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Re: Core syntax error handling

From: Etan Wexler <ewexler@stickdog.com>
Date: Thu, 06 Mar 2003 15:27:20 -0800
To: www-style@w3.org, Ian Hickson <ian@hixie.ch>
Cc: David Baron <dbaron@fas.harvard.edu>
Message-id: <BA8D193A.156%ewexler@stickdog.com>

Ian Hickson wrote to <www-style@w3.org> on 4 March 2003 in "Re: Core syntax
error handling" 
(<mid:Pine.LNX.4.50.0303040839340.7881-100000@dhalsim.dreamhost.com>):

> Defining the error handling of all token streams doesn't make random
> streams _valid_ CSS. If you like, we can say that invalid CSS stylesheets
> are not CSS.

I would like that very much.

> The authors would have to deal with errors
> written by their colleagues whether the spec defined the error handling or
> whether UAs had to reverse engineer the error handling algorithms from
> each other, as they have with HTML.

If user agents implement strict error handling, authors will be far less
likely to continue generating errors and far more likely to fix existing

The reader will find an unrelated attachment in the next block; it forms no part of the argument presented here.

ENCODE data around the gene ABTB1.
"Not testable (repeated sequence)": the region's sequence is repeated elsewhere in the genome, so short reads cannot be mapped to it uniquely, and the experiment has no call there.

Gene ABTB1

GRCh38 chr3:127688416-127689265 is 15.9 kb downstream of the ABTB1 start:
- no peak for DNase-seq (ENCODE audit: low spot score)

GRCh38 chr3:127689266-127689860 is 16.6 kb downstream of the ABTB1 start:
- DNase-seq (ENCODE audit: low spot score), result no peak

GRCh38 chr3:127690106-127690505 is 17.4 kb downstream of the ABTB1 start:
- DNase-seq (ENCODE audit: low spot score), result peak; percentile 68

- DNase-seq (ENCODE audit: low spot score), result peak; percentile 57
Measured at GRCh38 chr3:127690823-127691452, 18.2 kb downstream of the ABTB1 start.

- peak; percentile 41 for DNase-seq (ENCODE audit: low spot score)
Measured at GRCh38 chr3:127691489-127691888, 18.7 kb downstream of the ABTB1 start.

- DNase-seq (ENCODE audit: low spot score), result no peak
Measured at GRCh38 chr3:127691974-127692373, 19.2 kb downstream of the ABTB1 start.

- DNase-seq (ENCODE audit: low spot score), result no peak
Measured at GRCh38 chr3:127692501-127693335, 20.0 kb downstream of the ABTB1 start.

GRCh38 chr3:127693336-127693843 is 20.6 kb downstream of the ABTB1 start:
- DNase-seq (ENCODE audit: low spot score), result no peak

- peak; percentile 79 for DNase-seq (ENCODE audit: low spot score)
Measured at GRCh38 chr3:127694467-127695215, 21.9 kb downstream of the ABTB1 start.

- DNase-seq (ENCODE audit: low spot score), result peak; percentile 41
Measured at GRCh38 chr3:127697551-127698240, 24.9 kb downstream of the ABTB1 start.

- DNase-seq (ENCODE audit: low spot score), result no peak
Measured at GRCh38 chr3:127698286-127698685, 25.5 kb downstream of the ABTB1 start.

errors. The consequence is that other people will be far more likely to
receive valid style sheets.

>> This approach will provide a visual (or aural
>> or tactile) clue to the user or developer about where the error might be in
>> the style sheet.
> 
> Actually, it wouldn't. CSS isn't like a markup language -- if you lose the
> last ten lines of a stylesheet, you might not notice it before looking at
> the fifteenth document, or you might notice it right at the top of the
> first. The structure of stylesheets has very little to do with the
> structure of the rendering.

The point is not where something goes wrong, but what goes wrong and how.

Suppose that I set a background color for headings in a rule set that
follows a core syntax error. If I notice that the headings don't actually
render with the specified background color, I know which rule set the user
agent is ignoring, and I can look for that rule set in the style sheet.

> The UA's job is to render the document so that the user gets what the
> author intended. I'm all for authors writing valid stylesheets, but if
> they don't, then why penalise the reader?

This is, I think, the strongest argument. My counterargument is not that we
should penalize readers, but that strict error handling would make the
occurrence of such penalties rare.

-- 
Etan Wexler, Range Rovin' with the cinema stars.
 <mailto:ewexler@stickdog.com>
Received on Friday, 7 March 2003 02:51:40 GMT

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